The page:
Gov. Cooper allows N.C. bars, restaurants to serve cocktails for carryout, delivery

Updated: Dec. 21, 2020 at 11:57 PM EST
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CHARLOTTE, N.C. (WBTV) - North Carolina Governor Roy Cooper has signed off to allow bars and restaurants to sell mixed alcoholic beverages for carryout and delivery.

Gov. Cooper signed the executive order authorizing the North Carolina ABC Commission to permit the delivery or carry-out of mixed beverages as an alternative to on-site consumption.

The order allows businesses, including restaurants, hotels, private clubs, private bars, and holders of distillery permits, to sell mixed beverages to-go (commonly referred to as cocktails), with limitations.

The order is effective from Dec. 21, 2020 at 5 p.m. through Jan. 31, 2021 at 5 p.m., unless otherwise modified or extended.

Businesses, deliverers, and buyers must follow the applicable restrictions in the order and any additional guidance established by the ABC Commission pertaining to the sale, delivery, and transport of mixed beverages to-go.

The North Carolina Restaurant and Lodging Association, a nonprofit trade association of restaurant and lodging business owners, provided a document outlining the frequently asked questions of the order.

According to the FAQ documents, the state believes allowing delivery of mixed beverages decreases customer-to-customer interactions between people who are not members of the same household. Officials also believe this would significantly reduce customer-to-employee interactions, thereby significantly reducing the likelihood of viral spread.

In delivery, the buyer would have to provide proof of identification at the point of delivery. In addition, delivery may only be made to the individual who purchased the mixed beverage and whose name appears on or with the mixed beverage container and must match the identification of the person who takes actual possession of the alcohol.

In the event of delivery of multiple alcoholic beverages to one location, the deliverer must verify the identification of each person and only that person may take actual possession.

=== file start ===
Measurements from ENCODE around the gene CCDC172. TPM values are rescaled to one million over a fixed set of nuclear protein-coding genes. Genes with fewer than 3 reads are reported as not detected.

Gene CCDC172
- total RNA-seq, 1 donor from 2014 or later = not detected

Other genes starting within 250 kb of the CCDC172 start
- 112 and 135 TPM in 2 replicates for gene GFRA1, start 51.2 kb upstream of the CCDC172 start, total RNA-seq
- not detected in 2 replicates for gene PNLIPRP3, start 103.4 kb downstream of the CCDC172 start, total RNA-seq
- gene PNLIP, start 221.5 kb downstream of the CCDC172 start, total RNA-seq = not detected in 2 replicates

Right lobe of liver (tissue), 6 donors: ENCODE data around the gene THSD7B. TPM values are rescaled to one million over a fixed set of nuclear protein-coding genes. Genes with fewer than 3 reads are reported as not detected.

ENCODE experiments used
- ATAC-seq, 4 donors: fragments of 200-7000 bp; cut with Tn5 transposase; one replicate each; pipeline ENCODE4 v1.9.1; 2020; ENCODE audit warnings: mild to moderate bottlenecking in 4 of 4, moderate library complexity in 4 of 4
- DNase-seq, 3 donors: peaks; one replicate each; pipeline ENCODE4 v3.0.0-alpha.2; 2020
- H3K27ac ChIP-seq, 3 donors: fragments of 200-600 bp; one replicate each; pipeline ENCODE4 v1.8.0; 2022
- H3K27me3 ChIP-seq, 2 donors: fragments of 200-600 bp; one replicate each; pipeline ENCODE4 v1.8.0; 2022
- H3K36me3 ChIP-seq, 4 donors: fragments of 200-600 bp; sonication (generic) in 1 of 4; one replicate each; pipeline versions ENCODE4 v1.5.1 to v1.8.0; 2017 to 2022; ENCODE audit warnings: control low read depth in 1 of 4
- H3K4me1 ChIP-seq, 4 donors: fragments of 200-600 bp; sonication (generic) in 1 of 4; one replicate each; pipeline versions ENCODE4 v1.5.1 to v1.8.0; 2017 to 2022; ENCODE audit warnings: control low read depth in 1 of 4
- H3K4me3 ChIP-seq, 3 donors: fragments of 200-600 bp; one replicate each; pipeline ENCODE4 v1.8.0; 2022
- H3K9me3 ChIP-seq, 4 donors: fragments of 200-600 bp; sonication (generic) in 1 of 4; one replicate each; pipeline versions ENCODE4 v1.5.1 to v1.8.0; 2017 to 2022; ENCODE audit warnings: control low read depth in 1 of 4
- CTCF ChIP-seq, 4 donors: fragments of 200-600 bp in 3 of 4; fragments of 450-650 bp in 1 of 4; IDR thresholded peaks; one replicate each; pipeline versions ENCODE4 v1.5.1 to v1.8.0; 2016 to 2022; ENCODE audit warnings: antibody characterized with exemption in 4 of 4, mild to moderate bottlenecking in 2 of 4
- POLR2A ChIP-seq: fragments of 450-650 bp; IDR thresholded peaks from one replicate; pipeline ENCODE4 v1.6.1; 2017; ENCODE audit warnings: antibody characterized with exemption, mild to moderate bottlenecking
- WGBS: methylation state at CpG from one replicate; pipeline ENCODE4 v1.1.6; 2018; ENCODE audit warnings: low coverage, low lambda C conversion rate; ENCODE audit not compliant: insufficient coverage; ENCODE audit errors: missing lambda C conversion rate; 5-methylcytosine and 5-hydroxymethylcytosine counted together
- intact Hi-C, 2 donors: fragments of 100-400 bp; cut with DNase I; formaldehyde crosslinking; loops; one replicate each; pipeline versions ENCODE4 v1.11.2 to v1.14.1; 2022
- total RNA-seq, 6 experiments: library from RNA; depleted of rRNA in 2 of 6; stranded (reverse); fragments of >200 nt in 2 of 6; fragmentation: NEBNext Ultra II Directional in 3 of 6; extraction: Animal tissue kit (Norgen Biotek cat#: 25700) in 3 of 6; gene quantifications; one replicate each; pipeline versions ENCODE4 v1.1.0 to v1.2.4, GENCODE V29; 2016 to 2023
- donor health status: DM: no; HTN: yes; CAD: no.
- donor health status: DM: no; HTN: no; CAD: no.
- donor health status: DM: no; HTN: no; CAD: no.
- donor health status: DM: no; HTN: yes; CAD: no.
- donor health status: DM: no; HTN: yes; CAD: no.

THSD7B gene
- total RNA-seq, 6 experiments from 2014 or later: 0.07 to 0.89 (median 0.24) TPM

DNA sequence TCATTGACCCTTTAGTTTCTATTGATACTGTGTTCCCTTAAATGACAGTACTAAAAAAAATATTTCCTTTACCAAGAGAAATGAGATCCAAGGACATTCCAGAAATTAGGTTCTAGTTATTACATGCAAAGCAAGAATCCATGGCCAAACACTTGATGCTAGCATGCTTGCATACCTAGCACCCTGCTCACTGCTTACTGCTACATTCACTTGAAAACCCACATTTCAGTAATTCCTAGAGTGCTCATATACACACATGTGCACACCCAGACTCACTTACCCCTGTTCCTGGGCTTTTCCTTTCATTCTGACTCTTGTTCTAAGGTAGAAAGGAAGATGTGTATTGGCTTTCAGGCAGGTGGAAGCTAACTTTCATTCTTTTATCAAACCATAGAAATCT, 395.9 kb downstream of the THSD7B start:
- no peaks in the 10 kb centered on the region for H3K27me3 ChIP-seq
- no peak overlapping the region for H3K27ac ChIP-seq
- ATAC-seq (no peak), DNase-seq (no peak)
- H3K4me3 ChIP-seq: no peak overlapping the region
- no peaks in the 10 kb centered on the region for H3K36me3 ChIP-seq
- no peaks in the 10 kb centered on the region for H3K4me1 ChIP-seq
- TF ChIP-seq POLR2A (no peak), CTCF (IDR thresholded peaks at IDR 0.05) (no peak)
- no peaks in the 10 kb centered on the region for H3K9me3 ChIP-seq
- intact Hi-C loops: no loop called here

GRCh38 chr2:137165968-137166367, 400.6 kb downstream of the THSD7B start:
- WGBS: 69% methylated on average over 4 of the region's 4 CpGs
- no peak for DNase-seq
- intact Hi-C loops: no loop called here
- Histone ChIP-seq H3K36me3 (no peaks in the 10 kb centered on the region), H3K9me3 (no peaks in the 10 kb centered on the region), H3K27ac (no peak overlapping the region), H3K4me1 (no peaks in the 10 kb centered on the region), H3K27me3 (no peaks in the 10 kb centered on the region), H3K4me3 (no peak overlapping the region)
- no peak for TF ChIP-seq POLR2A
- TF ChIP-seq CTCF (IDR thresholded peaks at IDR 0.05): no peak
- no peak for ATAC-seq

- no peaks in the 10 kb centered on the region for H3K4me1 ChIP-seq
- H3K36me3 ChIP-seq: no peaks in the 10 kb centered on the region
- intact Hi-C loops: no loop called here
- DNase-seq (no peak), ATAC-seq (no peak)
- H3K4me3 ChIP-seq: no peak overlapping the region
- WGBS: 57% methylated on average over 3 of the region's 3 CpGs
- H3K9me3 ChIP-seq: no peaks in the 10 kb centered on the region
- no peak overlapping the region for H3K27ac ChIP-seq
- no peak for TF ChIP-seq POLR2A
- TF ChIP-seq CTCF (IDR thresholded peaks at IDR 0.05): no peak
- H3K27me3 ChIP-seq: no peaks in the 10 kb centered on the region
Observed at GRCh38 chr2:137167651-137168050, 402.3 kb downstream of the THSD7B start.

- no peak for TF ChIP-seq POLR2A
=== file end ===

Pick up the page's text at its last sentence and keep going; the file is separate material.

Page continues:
This order does not modify existing laws and regulations governing the sale of beer and wine.

Consistent with applicable law, people over the age of 21 may order one mixed beverage drink per person to-go. This does not mean only one drink may be delivered per house, because multiple people at the same address may each be a separate buyer.

Each buyer of a mixed beverage must be present to receive the mixed beverage.

This order does not require that the sale of mixed beverages be accompanied by the sale of food.

Guests picking up mixed-beverages for off-premises consumption must be 21 years old, not visibly intoxicated, and must show valid identification before taking possession of mixed beverages.

Each person ordering a drink must be present at pickup so the seller may verify the person’s age and that they are not visibly intoxicated.

The order states businesses are allowed remain open for the provision of take-out and delivery services. They shall otherwise remain closed to the public after 10 p.m.

Mixed beverages should not be larger than the seller’s standard size of a mixed beverage drink for on-premises consumption.

An employee or agent of the business or a third-party delivery service authorized by state law may deliver mixed beverages to-go. However, the deliverer must have successfully completed the course for delivery service offered by the ABC Commission, be at least 21 years old, and meet the other requirements in the order.

Anyone delivering a mixed beverage on behalf of a business, including an employee, agent, or third-party delivery service, must have proof of their authorization to deliver the mixed beverage on the business’s behalf.

Mixed beverages sold for off-site consumption must be delivered before a business closes and no later than 2 a.m., in accordance with state law. Businesses and deliverers should check with their local jurisdictions for other applicable restrictions.

According to the FAQ, under this order, delivery may not be made to a public school, college, or university, or any other place where such delivery is restricted by state law.

The Modified Stay at Home Order remains in effect and the sale of alcohol for on-site consumption must still cease at 9 p.m.

Businesses subject to the order may continue to sell mixed beverages for off-site consumption until their business closes and in accordance with other applicable laws and regulations.

The Council of State concurred with this order, Gov. Cooper said.

Read the Executive Order.

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